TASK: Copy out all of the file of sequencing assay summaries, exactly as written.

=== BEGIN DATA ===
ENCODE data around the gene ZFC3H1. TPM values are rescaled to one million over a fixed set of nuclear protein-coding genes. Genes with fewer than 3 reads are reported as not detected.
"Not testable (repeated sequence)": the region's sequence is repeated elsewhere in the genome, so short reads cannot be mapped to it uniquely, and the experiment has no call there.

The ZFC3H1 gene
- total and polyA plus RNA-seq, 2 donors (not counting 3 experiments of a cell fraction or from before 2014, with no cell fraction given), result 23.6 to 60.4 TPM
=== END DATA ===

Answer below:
ENCODE data around the gene ZFC3H1. TPM values are rescaled to one million over a fixed set of nuclear protein-coding genes. Genes with fewer than 3 reads are reported as not detected.
"Not testable (repeated sequence)": the region's sequence is repeated elsewhere in the genome, so short reads cannot be mapped to it uniquely, and the experiment has no call there.

The ZFC3H1 gene
- total and polyA plus RNA-seq, 2 donors (not counting 3 experiments of a cell fraction or from before 2014, with no cell fraction given), result 23.6 to 60.4 TPM